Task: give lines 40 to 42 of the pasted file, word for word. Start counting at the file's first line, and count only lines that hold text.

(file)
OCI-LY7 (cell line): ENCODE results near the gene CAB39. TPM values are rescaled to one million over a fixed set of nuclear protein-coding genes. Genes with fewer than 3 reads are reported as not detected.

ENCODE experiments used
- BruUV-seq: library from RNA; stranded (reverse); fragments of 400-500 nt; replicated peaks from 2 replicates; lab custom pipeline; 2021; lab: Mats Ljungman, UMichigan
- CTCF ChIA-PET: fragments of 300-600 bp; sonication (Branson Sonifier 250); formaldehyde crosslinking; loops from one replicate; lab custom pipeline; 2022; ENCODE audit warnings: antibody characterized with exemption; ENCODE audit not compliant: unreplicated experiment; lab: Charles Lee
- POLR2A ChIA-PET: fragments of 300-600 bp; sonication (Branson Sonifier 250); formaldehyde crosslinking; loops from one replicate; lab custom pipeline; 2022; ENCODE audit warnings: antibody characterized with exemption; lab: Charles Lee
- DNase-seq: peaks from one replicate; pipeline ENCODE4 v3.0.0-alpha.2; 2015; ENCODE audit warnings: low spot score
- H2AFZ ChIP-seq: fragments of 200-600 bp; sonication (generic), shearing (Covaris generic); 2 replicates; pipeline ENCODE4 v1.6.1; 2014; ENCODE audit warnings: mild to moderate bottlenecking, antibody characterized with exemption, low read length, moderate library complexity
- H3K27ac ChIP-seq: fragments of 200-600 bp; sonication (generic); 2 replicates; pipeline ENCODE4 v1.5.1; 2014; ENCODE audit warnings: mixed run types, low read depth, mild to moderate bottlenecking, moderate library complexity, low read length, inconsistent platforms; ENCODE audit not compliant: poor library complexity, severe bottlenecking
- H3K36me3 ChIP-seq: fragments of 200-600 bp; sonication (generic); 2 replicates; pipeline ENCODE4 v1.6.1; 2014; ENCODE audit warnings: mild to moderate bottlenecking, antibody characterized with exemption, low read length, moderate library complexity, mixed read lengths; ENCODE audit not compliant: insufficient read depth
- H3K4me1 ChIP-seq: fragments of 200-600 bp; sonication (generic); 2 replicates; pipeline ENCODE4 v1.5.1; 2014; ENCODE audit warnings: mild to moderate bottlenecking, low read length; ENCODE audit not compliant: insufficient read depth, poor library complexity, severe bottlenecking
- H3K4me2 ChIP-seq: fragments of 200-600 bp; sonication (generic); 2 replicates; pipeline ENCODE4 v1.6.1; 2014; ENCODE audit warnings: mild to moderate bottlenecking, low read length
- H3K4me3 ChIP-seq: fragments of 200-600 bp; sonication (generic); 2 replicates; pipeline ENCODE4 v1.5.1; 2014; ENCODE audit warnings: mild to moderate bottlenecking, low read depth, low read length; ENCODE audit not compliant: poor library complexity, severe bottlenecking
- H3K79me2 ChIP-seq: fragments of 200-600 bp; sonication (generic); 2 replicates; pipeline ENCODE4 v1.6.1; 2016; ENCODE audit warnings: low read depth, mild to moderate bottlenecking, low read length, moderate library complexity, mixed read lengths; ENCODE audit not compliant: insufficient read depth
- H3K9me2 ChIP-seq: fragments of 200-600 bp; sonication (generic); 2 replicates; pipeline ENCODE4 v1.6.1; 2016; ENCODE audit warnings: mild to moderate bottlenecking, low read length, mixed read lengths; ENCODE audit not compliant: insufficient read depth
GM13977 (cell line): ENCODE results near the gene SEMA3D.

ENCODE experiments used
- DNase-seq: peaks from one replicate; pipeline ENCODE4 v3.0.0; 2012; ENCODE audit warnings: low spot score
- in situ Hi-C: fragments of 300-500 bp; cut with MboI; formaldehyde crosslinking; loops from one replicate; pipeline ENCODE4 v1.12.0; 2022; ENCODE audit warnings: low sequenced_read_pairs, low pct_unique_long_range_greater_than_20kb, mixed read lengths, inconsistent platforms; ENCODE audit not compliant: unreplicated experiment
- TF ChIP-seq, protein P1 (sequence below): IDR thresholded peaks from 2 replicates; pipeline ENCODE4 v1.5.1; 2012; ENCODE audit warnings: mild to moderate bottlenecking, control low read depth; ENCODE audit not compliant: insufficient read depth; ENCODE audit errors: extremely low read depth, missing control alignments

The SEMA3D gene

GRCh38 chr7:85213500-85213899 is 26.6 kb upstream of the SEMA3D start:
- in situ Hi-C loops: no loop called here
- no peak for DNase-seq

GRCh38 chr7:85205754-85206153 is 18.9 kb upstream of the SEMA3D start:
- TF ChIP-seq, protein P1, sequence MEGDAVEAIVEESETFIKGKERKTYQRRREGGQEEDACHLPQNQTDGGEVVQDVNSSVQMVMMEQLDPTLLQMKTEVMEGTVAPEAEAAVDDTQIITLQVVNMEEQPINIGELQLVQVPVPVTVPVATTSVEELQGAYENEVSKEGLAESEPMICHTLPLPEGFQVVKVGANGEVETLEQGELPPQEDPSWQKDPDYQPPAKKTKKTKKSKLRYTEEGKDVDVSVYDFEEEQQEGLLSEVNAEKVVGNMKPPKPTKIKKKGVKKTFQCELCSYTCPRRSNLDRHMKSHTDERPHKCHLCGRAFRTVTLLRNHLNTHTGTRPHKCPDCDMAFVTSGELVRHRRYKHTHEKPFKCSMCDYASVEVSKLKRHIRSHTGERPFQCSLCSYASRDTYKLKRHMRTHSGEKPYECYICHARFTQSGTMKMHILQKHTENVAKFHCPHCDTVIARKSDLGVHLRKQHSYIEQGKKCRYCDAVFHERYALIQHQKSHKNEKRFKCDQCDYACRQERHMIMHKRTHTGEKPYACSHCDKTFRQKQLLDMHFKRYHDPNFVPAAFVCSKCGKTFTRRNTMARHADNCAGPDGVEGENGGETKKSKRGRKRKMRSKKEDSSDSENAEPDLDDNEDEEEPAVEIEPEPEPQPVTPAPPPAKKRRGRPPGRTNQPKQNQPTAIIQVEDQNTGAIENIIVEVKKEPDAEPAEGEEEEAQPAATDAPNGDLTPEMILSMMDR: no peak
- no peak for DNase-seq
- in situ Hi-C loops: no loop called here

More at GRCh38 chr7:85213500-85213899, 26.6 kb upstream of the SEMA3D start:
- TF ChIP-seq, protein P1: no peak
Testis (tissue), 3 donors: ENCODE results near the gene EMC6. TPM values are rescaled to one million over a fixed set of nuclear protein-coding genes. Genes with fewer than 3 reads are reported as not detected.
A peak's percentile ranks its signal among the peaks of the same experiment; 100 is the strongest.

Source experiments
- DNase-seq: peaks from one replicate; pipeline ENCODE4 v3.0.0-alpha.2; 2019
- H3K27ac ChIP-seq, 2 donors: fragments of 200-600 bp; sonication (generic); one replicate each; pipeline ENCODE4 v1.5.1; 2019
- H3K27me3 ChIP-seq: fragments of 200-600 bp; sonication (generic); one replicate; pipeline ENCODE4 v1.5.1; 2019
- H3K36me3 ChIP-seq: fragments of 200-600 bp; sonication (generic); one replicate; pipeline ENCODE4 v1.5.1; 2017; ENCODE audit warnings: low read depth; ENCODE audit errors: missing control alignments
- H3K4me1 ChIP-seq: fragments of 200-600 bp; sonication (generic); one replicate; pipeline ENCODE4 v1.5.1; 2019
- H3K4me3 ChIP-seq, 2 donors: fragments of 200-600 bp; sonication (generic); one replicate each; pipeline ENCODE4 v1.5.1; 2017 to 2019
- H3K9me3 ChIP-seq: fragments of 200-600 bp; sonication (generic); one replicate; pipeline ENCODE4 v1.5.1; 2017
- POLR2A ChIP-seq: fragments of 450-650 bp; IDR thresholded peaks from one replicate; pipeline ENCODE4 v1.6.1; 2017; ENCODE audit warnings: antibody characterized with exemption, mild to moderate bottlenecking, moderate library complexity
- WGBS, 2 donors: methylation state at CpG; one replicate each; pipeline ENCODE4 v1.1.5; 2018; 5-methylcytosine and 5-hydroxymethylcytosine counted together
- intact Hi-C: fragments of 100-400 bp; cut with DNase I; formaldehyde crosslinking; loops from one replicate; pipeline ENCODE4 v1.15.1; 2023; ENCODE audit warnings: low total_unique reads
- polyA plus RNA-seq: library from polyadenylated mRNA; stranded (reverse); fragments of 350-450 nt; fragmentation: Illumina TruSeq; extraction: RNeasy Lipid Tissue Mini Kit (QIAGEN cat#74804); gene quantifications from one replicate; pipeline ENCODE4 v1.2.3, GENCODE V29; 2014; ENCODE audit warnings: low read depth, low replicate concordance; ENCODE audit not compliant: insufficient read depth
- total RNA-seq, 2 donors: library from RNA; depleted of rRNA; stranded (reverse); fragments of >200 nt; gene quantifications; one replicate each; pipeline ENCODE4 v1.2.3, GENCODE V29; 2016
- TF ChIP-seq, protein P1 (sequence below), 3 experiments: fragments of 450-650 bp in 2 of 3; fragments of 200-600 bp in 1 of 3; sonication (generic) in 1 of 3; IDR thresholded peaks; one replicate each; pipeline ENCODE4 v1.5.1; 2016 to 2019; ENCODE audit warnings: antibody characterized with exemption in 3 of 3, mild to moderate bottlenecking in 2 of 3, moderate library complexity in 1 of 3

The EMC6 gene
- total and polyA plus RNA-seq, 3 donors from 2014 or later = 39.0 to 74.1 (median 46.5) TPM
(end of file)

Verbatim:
- POLR2A ChIP-seq: fragments of 450-650 bp; IDR thresholded peaks from one replicate; pipeline ENCODE4 v1.6.1; 2017; ENCODE audit warnings: antibody characterized with exemption, mild to moderate bottlenecking, moderate library complexity
- WGBS, 2 donors: methylation state at CpG; one replicate each; pipeline ENCODE4 v1.1.5; 2018; 5-methylcytosine and 5-hydroxymethylcytosine counted together
- intact Hi-C: fragments of 100-400 bp; cut with DNase I; formaldehyde crosslinking; loops from one replicate; pipeline ENCODE4 v1.15.1; 2023; ENCODE audit warnings: low total_unique reads